Civil War remembrance talk Sept. 30

picture of JanneyHistorian Caroline Janney, President of the Society of Civil War Historians, will be speaking at Miami Hamilton on Sept 30th 7:30PM in Wilks Conference Center. The title of her speech is “Reconciling and Reuniting the Nation: How Americans Have Remembered the Civil War.” More info on her talk is here. Janney’s most recent book is titled “Remembering the Civil War: Reunion and the Limits of Reconciliation,” Chapel Hill : The University of North Carolina Press, 2013.

Here are some recently published books in our collection that tie in with Janney’s talk.

book jacket for Sing Not WarSing Not War: The Lives of Union and Confederate Veterans in Gilded Age America, by James Marten. Chapel Hill : University of North Carolina Press, c2011.
“After the Civil War, white Confederate and Union army veterans reentered–or struggled to reenter–the lives and communities they had left behind. In Sing Not War, James Marten explores how the nineteenth century’s “Greatest Generation” attempted to blend back into society and how their experiences were treated by nonveterans.” ~ Publisher blurb.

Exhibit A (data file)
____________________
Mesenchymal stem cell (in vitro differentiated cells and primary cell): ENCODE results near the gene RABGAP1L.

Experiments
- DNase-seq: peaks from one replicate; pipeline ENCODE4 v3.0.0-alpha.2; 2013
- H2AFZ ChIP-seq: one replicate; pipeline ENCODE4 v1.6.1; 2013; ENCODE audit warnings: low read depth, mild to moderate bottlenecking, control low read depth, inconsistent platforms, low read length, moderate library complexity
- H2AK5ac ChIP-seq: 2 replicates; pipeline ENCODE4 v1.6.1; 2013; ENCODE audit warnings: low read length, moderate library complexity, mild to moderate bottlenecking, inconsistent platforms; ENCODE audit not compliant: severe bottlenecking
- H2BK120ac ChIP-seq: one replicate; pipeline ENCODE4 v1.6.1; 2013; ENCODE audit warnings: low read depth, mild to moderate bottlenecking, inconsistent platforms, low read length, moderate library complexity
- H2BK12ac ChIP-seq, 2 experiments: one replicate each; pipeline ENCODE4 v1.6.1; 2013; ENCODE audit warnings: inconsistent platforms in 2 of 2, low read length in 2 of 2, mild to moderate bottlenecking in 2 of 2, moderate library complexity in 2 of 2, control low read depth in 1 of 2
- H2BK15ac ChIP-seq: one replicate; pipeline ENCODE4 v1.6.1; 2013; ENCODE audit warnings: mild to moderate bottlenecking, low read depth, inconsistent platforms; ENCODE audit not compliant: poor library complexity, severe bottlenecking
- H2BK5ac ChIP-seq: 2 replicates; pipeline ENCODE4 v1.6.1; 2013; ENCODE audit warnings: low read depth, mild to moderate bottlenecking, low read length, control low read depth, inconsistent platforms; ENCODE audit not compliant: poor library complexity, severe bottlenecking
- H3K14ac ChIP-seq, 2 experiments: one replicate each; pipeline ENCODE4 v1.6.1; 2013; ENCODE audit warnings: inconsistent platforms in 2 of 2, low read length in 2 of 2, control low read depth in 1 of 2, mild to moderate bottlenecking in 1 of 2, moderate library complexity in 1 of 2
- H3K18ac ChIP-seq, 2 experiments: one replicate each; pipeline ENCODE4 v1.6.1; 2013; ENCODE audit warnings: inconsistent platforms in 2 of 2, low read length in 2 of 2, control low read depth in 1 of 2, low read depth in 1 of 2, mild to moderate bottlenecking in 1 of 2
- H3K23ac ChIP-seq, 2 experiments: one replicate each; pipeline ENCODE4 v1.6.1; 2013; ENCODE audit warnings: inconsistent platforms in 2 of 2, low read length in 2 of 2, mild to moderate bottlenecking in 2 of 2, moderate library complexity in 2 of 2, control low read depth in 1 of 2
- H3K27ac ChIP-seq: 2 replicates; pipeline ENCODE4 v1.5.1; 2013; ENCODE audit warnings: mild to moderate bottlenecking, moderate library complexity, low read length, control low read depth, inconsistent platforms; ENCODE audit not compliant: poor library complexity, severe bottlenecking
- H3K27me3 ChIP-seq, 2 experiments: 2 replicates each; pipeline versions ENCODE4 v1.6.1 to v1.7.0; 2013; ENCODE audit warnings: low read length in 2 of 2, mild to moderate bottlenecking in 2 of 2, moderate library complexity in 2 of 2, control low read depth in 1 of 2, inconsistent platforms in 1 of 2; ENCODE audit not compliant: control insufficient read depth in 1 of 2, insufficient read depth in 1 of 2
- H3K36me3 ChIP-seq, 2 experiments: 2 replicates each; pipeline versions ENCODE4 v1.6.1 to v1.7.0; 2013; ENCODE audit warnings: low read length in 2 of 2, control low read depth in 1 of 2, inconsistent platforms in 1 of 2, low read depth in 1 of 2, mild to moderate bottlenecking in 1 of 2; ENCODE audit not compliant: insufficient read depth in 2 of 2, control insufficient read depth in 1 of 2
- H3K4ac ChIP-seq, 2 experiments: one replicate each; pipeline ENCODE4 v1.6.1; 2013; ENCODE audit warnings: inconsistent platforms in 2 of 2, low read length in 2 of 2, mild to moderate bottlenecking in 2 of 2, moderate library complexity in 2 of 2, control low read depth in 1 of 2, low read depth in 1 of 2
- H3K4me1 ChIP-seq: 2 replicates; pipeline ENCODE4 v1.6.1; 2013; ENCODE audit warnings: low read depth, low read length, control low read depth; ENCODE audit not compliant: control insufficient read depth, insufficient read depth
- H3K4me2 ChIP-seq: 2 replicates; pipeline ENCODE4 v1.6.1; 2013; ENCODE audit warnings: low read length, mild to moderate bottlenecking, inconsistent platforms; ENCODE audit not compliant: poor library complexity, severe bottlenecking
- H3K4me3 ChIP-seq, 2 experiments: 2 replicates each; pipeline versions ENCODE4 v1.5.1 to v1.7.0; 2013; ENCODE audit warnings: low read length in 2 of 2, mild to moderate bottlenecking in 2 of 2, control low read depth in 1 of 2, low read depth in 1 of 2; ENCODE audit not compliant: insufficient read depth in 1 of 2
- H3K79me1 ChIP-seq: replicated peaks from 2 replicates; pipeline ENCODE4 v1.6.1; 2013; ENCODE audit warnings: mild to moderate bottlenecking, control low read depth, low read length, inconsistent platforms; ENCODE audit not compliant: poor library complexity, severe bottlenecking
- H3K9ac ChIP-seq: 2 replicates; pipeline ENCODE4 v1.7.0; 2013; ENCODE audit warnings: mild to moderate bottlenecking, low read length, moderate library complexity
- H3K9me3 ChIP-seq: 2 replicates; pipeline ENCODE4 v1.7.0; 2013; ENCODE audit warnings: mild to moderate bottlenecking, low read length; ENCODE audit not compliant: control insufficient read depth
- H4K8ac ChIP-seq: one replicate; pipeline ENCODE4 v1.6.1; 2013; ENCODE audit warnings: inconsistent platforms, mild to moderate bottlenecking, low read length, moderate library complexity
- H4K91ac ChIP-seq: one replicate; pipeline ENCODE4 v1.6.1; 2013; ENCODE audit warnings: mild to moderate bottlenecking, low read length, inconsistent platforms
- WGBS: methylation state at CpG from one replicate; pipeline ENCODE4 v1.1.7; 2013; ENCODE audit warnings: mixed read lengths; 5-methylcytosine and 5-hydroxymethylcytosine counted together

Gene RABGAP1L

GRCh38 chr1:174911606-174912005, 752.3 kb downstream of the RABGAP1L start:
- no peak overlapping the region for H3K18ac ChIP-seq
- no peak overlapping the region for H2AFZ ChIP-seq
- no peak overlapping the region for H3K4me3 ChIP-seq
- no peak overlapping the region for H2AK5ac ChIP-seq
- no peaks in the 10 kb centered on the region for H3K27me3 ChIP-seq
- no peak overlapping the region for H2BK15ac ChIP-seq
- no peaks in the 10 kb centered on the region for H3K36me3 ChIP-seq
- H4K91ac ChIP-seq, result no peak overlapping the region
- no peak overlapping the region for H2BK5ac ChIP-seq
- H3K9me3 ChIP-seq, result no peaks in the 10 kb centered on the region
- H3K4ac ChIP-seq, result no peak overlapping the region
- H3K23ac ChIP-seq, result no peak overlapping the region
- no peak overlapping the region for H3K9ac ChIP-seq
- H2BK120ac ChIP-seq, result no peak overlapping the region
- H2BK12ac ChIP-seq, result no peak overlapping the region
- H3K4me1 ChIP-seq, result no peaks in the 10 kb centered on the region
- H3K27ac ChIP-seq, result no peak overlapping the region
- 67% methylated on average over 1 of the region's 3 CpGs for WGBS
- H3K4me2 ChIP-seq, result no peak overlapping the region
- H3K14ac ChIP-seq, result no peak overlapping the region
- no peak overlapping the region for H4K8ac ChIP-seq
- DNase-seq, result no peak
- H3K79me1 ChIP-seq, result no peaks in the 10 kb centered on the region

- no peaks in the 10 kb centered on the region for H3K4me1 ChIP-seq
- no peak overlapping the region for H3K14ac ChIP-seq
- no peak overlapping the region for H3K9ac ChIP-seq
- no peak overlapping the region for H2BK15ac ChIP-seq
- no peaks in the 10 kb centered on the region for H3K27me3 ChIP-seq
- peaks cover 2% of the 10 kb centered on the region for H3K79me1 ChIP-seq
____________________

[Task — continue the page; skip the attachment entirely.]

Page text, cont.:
book cover for Reconstructing AppalachiaReconstructing Appalachia : the Civil War’s Aftermath. Andrew L. Slap, Gordon B. McKinney. (eds.) University of Kentucky Press, 2010.
“The essays describe racial 13 essays on the effects of the Civil War on the land and people of the diverse communities of Appalachia (including Georgia, Kentucky, North Carolina, Tennessee, West Virginia, and Pennsylvania) and the reconstruction of these communities after the war. reconciliation, tension between former Unionists and Confederates, violence, destruction caused by the armies, the Ku Klux Klan, economic development, the evolution of post-Civil War memory, stereotypes of Appalachia, and alterations in the perceptions of race, gender, and economic status. Women’s lives changed, African Americans had new freedoms, and the region faced economic collapse in former slave-holding states and rapid industrialization and urbanization that threatened traditional ways of living and depleted natural resources and the environment.”  Book News, 2011.  www.booknews.com

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